When We Build Walls in Our Relationships


We all start out loving our mates. This is just how all relationships begin. Everything is perfect for a time and then things start to get more difficult.

This happens to all relationships. When the difficulty begins, that’s a signal that each person has to do some adjusting to make the relationship work. Only most of us have been single before we got into our relationship and we know how to be single a lot better than we know how to be a couple.

We Build Walls and Distance Ourselves When We’ve Been Hurt

Building walls in our relationship can leave us feeling lonely and sad, like the woman pictured hiding behind her wall.

So, when we start to get our feelings hurt, some of us build a safety wall around ourselves so we don’t get hurt anymore. This is a great protection. Nothing comes in and nothing goes out.

But it takes a lot of energy to hold up the wall around us, to not talk to our mate when upset and to pretend to go about our business of life like nothing happened.

Only something did happen. If you build a wall then you got hurt, and this might even be a habit you have had for a while. It does work because it tells the other person that you are upset. But what it doesn’t do is tell them how to make things better.

Building Walls Can Even Make Things Worse

Building walls can not only cut us off from our partner, but can cause an escalation of hurt and distance, leaving us feeling sad like the couple pictured.

It might even raise their hackles. They might then start pretending everything is OK while building their own wall to feel protected from yours. You see how these things get bigger?

I know the person who builds the wall needs to feel safe. Maybe they didn’t get what they needed: to be heard, understood, agreed with. It could be a lot of things that didn’t get worked out. But I would like to ask you if your wall ever delivered you what you needed?

I imagine it didn’t, and when you are behind your wall you feel something about your mate. You might not spend time understanding what you feel but I bet it is anger first and underneath it is sadness. Sadness because you were not seen or heard or valued.

These are important aspects in a relationship. All of us want these things. We want to know our partner really cares about how we think and feel. We want to know that our partner believes in us and values us as a person.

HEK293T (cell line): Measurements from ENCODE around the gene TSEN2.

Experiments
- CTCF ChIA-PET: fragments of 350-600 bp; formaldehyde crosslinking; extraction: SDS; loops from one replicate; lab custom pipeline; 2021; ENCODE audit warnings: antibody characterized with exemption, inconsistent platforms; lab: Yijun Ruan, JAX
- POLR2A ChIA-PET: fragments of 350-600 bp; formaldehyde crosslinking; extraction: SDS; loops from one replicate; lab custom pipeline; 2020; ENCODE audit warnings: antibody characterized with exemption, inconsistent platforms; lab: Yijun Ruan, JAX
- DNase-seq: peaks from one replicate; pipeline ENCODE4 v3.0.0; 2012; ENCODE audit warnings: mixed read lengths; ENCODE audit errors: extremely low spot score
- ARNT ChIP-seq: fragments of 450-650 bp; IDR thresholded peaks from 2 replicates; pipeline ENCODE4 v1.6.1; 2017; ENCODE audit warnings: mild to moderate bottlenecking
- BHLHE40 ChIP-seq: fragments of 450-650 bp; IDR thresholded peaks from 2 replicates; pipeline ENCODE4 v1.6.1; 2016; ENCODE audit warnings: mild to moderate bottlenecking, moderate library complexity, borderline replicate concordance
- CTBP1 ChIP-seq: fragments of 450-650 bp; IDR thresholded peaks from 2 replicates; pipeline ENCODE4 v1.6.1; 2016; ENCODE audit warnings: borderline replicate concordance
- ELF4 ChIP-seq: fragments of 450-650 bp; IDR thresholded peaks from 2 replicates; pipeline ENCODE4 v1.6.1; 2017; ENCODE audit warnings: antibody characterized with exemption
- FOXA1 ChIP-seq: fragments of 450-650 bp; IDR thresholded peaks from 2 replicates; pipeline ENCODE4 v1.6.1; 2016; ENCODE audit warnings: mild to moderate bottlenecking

Communication Meets Our Needs Better Than Walls

Communicating, instead of withdrawing, is the key to an ongoing, happy relationship like that of the happily smiling couple pictured.

But putting up a wall doesn’t translate into getting what you want. It just leaves the other person in the dust. If you build a wall, think about what you want to have happen. What you want is very important.

Practice what you need to say to your mate and come from a good place, not the part of you that’s mad. Say how you feel that you often feel misunderstood, and you desperately need your mate to get you so you can feel better.

These are very valuable things to say and receive. Find your way to get what you want from the one who loves you. Teach them. They can and want to learn.

Want to Improve Communication in Your Relationship?

Read a Book About Relationships

'Safe. Happy. Loved. Simple Skills for Your Relationship.' A book by Linda Nusbaum.

Learn how to improve communication in your relationship, by reading Linda’s book, Safe. Happy. Loved. Simple Skills for Your Relationship. It might just help both of you feel closer, more connected, and more loved. Give it a read.

Get Couples Counseling

Come in for couples counseling. Couples counseling can help you and your loved one get the most out of your relationship. It'll equip you with coping strategies and tools for communication that can help you argue less and love more.

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